In his 2010 Senate Republican primary campaign against Charlie Crist, Marco Rubio criticized the 1986 Simpson-Mazzoli act for granting amnesty to illegal aliens. He said: “If you grant amnesty, the message that you’re sending is that if you come in this country and stay here long enough, we will let you stay.” In a debate with Governor Crist, Rubio made his position clear. Just putting someone at the back of the line wasn’t enough of a reason to grant amnesty. “If you grant amnesty,” he said, “in any form, whether it’s back of the line or so forth, you will destroy any chance we will ever have of having a legal immigration system that works here in America.”
It was because of strong statements like those, which he had made many times over the years, that conservative opposition to the Senate’s immigration reform bill was muted in its early days. As The New Yorker’s Ryan Lizza wrote, Senator Schumer was “delighted to have a Tea Party conservative who could sell an immigration bill to the right.” Rubio’s insistence that there will be no amnesty before border security measures were verifiably in place kept right-wing voices who ultimately opposed the bill quiet while the “Gang of Eight” drafted the actual bill.
When all was said and done, the assurances provided by the senator to the right-wing base were empty ones. Border Security determinations were left up to Homeland Security Secretary Janet Napolitano. That is the same Secretary Napolitano who, in an April 23, 2010 Senate hearing, told Sen. Lindsey Graham that “[the border] is as secure now as it has ever been.” This doesn’t inspire confidence that she would ever find that the border isn’t secure. Yet Rubio still signed off on this, which damaged his standing with the conservative movement.
While Rubio ultimately did betray his base, the feelings they have toward him tend to be more disappointment than anger, compared to other “Gang of Eight” members, like Senators McCain and Graham, who stir up feelings of animosity, or dislike. The reason for this is that while Rubio made an effort (or at least the appearance of one) to bring the base along by engaging the talk-radio hosts, McCain and Graham would take shots at them. In 2007, in a speech to La Raza, a radical pro-amnesty group, Graham, referring to GOP opposition to amnesty, said, “We’re gonna tell the bigots to shut up.” While Rubio sold out conservatives, he never disparaged them, which makes it harder for them to hate him for it.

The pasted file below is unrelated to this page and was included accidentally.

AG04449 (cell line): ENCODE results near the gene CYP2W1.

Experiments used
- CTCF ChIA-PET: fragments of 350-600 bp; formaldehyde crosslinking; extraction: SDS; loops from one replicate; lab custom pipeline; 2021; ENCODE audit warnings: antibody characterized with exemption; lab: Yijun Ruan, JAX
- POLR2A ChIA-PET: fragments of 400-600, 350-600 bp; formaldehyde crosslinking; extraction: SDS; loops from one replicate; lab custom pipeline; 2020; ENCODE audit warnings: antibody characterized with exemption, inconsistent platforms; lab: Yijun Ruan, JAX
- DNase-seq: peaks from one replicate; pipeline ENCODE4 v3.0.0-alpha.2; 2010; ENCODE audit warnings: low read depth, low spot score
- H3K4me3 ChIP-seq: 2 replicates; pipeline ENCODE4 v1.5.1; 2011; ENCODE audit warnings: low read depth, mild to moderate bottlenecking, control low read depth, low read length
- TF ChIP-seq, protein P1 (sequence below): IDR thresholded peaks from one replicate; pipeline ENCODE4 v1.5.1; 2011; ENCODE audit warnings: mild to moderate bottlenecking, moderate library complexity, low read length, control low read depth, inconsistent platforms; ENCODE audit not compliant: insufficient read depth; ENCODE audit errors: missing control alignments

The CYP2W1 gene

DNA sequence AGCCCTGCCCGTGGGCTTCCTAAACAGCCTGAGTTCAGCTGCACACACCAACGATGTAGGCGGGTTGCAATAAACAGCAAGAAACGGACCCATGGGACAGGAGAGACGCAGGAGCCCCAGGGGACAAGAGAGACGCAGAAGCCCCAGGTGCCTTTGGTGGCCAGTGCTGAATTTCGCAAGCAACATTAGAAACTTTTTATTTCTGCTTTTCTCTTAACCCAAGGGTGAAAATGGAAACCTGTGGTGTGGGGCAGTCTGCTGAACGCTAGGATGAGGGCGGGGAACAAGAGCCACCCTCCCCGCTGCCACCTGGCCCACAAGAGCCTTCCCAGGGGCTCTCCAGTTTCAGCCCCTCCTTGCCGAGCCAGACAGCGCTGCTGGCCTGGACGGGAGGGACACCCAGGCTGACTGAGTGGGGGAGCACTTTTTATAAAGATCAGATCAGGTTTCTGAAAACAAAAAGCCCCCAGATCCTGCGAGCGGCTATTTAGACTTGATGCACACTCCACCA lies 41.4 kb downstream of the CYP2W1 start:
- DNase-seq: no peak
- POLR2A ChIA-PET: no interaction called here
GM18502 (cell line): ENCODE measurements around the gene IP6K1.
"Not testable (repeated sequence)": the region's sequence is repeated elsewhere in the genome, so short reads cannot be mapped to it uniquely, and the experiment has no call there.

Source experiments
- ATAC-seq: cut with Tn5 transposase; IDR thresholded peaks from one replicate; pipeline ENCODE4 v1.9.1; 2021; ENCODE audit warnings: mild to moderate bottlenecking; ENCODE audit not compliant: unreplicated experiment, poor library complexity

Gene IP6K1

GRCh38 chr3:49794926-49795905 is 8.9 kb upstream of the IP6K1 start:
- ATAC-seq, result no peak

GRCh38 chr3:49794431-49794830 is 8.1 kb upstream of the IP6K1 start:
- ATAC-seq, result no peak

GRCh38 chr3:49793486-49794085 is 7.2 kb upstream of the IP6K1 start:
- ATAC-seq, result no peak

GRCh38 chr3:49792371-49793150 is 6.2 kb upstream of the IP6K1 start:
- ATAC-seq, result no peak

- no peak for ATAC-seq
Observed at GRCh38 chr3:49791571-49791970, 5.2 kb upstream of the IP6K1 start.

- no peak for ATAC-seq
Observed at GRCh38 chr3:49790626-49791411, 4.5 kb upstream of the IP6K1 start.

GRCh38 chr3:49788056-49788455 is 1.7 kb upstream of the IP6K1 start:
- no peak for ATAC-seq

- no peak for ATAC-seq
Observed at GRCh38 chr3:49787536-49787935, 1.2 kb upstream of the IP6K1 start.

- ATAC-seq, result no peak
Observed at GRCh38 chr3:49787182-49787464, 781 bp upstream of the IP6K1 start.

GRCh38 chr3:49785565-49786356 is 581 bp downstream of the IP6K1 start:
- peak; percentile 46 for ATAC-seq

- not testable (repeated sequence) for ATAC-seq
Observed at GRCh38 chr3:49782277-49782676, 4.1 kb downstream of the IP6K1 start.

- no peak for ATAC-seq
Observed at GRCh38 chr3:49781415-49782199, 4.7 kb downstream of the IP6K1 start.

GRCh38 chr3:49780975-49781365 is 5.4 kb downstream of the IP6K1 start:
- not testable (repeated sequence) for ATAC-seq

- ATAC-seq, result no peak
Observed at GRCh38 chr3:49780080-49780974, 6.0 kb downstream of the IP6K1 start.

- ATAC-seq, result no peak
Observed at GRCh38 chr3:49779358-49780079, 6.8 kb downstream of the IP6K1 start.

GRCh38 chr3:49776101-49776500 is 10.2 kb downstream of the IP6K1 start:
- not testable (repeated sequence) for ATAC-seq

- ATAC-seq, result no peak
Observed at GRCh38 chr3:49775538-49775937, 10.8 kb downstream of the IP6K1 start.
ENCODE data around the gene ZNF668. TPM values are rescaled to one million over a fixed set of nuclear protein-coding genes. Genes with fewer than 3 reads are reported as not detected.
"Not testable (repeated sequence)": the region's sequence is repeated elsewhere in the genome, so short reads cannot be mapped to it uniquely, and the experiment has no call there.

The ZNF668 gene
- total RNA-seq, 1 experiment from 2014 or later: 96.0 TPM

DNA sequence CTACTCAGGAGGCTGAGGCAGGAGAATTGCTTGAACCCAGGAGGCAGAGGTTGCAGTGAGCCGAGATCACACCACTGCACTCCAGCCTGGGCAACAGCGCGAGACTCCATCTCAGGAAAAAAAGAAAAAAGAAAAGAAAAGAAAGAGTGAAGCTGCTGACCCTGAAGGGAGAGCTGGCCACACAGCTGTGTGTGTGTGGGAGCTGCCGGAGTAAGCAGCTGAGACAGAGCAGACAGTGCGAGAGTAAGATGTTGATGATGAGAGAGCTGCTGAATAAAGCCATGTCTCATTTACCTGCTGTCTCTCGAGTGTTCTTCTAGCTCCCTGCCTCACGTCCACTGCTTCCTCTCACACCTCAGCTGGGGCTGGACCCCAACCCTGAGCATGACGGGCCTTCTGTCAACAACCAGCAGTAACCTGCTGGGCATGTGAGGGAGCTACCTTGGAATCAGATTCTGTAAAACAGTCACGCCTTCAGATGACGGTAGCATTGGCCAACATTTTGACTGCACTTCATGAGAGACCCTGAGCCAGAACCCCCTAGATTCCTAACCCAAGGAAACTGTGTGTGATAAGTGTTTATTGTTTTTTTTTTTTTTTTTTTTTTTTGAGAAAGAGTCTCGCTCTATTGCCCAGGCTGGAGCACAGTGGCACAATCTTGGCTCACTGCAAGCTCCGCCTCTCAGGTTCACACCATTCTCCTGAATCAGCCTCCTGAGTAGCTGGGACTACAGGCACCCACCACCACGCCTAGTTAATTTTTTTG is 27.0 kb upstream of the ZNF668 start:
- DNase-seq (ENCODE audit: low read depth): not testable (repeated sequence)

The passage of the bill, albeit without the so called “triggers” promised by Rubio, has left the senator in an unenviable position. He has spent much of his political capital, and even changed his position on the issues addressed by a bill which Speaker of the House John Boehner has already said the house will not be taking up. Why Rubio would do all that for a bill that is DOA in the House is interesting. The question for Republicans who seek to fix the country’s broken immigration system however, becomes: What now?
Former Vice-Presidential Candidate and Congressman Paul Ryan has emerged as the “Rubio” of the House of Representatives in regard to their immigration proposal. But it won’t be as easy for Ryan, because conservatives know the adage “Fool me once — shame on you; fool me twice — shame on me.” Ryan, who is making virtually the same promises Rubio made, faces much more skepticism, despite his having a longer track record as a conservative legislator.
There is no question that the bill that comes out of the House will be infinitely better that the Senate bill was. Lawmakers such as Staten Island Republican Michael Grimm (who has a lower “conservative” score than some Democrats), has pointed to the billlack of verifiable triggers as the main sticking point. Seeing as the Democrats in the Senate voted for a bill that in theory increases border security, there is a simple strategy for House Republicans to pursue.
If the House passes a very similar bill to that which the Senate passed, with the only substantial difference being the verifiability of the border security benchmarks, it will put Senate Majority Leader Harry Reid in a difficult position. If he refuses to take up the bill, Republicans will have his obstruction as proof that the border security measures written into the Senate bill were never meant to be real, and can make the devastating argument that the Senate was trying to fool the American people. And since the only real problem with the Senate bill is the lack of triggers, if a House bill like the one mentioned above is passed, conservatives will actually get the immigration reform bill promised to them by Rubio from the beginning.
And who knows? Maybe that’s been his plan all along.